Sam Doran

My little corner of the Internet

My Next Chapter

For the ten years that I have been a working professional, I’ve been blessed with a variety of jobs. Everything from photographer to aircraft mechanic. I never really knew what I wanted to do when I grew up (and still don’t, to a certain degree), but it became obvious after my first few years in the working world that I was meant to work in some capacity making computers do amazing things.

My first “real” job was working as a Linux System Administrator on Red Hat Enterprise Linux 5. I supported a group of developers running RHEL 5 on their workstations writing code that ultimately ran on servers also running RHEL 5. It was amazing! I learned so much during that time using RHEL as my day to day operating system, both on the server and desktop.

Migrating from Aperture to Lightroom

I’ve been putting this off for a while, but I finally decided to take the plunge to migrate my 34,000+ photo Aperture library to Lightroom1. I shoot RAW, so the size of my library on disk is about 417GB. Lots of data to migrate, hence my reluctance to make the move.

One other reason I waited this long (besides sheer laziness) is I wanted to wait for the Aperture to Lightroom migration tools and processes to mature a bit. Adobe includes an Aperture import plug-in with Lightroom, and I am very thankful for that. While I wish it had a few more options, it’s far better than nothing.

Backing Up VyOS Configuration

I’ve been doing a lot of work recently with VyOS1, the really amazing open source2 Linux based router operating system. A co-worker of mine showed it to me when we needed a capable router in our development environment and we didn’t feel like waiting for finance to approve a Cisco purchase. I have to admit I didn’t quite get it at first. Linux is an OS, not a router! That’s what IOS3 is for! But after digging into it a bit for a budget constrained side project, I’m totally hooked. And I learned, unequivocally, that Linux can function as a very capable router.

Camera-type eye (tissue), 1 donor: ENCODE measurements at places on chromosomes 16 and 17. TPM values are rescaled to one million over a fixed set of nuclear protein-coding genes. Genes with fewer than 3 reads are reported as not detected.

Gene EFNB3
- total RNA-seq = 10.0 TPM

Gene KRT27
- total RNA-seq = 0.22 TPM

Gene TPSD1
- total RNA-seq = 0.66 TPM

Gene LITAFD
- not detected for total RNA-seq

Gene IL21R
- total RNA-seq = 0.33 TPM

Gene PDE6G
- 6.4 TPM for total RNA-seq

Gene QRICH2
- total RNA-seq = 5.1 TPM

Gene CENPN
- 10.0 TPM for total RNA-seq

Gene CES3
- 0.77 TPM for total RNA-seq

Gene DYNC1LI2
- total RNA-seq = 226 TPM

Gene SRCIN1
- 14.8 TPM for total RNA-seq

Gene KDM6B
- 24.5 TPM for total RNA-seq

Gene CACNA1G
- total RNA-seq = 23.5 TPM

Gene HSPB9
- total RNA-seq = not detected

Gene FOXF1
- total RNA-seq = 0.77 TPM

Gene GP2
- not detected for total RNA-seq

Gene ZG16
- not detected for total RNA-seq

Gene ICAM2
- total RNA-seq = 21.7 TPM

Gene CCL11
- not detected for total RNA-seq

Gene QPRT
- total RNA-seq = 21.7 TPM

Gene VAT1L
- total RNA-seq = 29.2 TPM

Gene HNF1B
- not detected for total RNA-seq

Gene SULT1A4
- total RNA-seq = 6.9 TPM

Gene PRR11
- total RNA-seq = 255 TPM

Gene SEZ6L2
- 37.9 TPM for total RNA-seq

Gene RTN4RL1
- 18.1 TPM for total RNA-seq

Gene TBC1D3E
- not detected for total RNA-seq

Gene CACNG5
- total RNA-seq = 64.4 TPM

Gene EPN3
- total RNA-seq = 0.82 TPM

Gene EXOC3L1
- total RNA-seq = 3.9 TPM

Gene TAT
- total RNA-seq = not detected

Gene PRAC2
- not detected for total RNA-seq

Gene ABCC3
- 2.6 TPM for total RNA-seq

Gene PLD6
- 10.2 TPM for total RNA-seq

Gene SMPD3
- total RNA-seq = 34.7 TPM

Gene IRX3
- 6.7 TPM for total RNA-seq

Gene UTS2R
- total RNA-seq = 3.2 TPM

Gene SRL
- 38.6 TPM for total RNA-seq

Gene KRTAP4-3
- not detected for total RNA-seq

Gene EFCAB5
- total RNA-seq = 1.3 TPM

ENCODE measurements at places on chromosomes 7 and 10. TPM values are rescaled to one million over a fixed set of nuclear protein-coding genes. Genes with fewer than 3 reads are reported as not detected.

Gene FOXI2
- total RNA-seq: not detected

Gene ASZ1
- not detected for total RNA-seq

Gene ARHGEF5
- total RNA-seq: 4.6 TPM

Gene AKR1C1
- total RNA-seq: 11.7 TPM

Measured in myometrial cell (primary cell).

One of the oddities about VyOS is the show configuration command doesn’t produce copy/pastable output. This was initially frustrating to me as someone who is accustomed to the way IOS, ASA OS, and NX-OS work: what you type on the command line is exactly what gets put in the running config. And you can copy and paste bits from a saved config to reuse those settings in other devices.

To get similar behavior out of VyOS, run show configuration commands. You can parse this using our friend the pipe character (|) and the match command followed by a pattern4 like so:

show configuration commands | match interfaces

I wrote a simple script5 to save the running configuration to date stamped file. This could probably get fancier and scp it somewhere, but I just put it on the router itself in my home directory and grab it using an SFTP client.

VyOS Backup
source /opt/vyatta/etc/functions/script-template

run show configuration commands > $HOME/$(date +%Y%m%d-%H%M%S)_$(hostname).txt

Happy routing! And don’t forget to always backup your config!

  1. I use “Vyatta”, “VyOS”, and “EdgeRouter” interchangeably, for better or for worse.

  2. Well, it’s technically no longer open source since Brocade bought them. But VyOS and EdgeRouter are healthy open source forks. That’s what I’ve been using.